Dear Writers who post resumes/bios with “Pushcart Nominated”:
Stop. You’re embarrassing the literary community. You’re embarrassing yourself. Because let’s do the math: Duotrope has 3,500 active literary journals. Let’s assume half of those submit to the Pushcart Prize.
So 1,800 journals each nominating 6 stories/poetry apiece = 10,800 nominations a year.
Multiplied by the past two decades = 216,000.
You’re really going to brag about an accomplishment that 216,000 other writers share? Is that even an accomplishment?
You’re like people who brag about getting on the longlist for the Frank O’Connor International Short Story Award. Guess what? Everyone who submits a book gets on the longlist! It’s all-inclusive. You only look good to people who don’t have the slightest clue how the prize works. To anyone in the industry, you look like a wannabe douchebag.
Yeah, yeah, we know, you have to get promoted and most people in your department don’t have a clue what the Pushcart prize is; you need to appear important in your bio so people will fete you and buy your book and not think you’re wasting your life pecking at a keyboard.
But to people who know what a Pushcart Nomination means, it looks desperate. Especially when you don’t list what journal gave you the nomination. Because we know it’s not Tin House, it’s more like Podunk journal run by an MFA fail from his parent’s basement in Arkansas.
Caveat: “Special Mention” people, I’m not talking to you. Mad props to you. Because you made it to the shortlist, that top 100 action in the back of the anthology. That actually means you beat out a mess of people, so keep listing that. Special Mention is way different than Nominated and don’t let anyone tell you different.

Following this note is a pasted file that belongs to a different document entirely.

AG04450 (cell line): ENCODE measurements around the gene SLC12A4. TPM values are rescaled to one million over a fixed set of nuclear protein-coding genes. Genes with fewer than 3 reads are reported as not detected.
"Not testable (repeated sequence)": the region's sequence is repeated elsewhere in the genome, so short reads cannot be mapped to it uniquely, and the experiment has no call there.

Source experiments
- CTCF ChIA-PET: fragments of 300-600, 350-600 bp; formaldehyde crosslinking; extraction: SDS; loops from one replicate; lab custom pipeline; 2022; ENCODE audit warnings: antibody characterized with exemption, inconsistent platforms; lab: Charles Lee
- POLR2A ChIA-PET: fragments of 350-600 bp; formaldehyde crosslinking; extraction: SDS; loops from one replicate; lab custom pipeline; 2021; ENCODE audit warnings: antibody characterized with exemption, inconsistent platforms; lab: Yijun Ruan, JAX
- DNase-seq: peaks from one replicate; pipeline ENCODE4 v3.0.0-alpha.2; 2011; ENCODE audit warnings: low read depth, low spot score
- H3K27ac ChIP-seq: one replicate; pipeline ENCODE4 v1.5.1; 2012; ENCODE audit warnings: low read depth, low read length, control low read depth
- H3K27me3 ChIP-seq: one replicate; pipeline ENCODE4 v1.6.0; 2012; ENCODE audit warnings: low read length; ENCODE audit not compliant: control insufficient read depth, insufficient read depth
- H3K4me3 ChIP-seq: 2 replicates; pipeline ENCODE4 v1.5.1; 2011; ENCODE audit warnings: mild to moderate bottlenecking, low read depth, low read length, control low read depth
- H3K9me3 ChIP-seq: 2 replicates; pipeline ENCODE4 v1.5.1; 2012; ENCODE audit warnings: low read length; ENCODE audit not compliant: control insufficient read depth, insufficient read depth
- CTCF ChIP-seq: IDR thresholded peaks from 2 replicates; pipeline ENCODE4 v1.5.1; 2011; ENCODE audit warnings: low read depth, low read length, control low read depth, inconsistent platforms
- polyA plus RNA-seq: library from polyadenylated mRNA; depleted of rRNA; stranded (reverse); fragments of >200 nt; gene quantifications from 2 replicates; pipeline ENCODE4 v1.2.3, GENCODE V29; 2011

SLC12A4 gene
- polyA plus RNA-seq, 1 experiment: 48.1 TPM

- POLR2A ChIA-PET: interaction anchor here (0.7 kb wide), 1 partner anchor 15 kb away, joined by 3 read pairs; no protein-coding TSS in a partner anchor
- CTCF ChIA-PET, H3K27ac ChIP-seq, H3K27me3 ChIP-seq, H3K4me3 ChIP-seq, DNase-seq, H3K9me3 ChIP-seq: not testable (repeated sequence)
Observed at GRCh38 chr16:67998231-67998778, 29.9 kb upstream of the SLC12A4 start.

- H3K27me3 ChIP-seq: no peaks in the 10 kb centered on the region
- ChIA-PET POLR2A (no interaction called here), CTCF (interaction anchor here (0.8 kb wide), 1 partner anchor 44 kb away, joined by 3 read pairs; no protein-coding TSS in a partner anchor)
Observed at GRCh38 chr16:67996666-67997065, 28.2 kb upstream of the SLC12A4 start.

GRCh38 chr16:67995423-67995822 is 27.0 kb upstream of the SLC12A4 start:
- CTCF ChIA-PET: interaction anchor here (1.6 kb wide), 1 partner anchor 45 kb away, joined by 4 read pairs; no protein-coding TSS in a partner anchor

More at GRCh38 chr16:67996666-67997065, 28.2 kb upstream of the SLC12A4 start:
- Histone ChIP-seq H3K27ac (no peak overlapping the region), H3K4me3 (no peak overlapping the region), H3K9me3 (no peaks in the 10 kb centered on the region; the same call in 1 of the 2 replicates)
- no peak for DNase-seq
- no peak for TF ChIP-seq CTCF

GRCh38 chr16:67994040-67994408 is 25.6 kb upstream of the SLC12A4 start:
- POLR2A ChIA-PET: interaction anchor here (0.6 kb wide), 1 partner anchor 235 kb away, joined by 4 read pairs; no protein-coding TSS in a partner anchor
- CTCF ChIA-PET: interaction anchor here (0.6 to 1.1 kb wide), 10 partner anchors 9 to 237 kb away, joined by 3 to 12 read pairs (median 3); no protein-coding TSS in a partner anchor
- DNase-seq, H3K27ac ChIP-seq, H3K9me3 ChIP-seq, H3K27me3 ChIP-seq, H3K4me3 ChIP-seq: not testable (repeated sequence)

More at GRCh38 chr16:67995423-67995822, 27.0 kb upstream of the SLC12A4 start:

And to the haters who diss me because they think I’m jealous because I haven’t won a Pushcart prize nomination, you’re wrong. I have. I just don’t brag about it or put it in my resume/CV because it doesn’t matter unless I win.
Just because we live in a culture that tries to have as many prizes as we have publications, because we believe in high self esteem and rewarding everyone who tries, that doesn’t mean you have free rein to artificially exalt yourself. No.
You need to get some self-respect. You need to show some self-restraint. You need to man/woman up and earn your writing epaulettes.
A Writer Respecting the Pushcart Prize
I wrote this in 2011 but it seems to have legs, since people keep on coming and commenting. Let me clarify: I’m not trying to be mean.
I’m not saying that a Pushcart Prize nomination is meaningless; I’m saying that you should feel good about a Pushcart Prize nomination but don’t put it on your resume or cover letter because too many other people share that distinction, and editors will not value it as highly as other publications.
I think the Pushcart Prize is actually fantastic and they do wonderful work and I’m glad so many people are proud of their nominations, but please don’t put it on a cover letter.
It’s professional advice, that’s all.
What should you put in your cover letter? Where you’ve published your fiction/poetry/nonfiction, what degrees you have, where you’ve written about books, writing retreats you’ve been to, any awards you have won or been a finalist for rather than been nominated for.]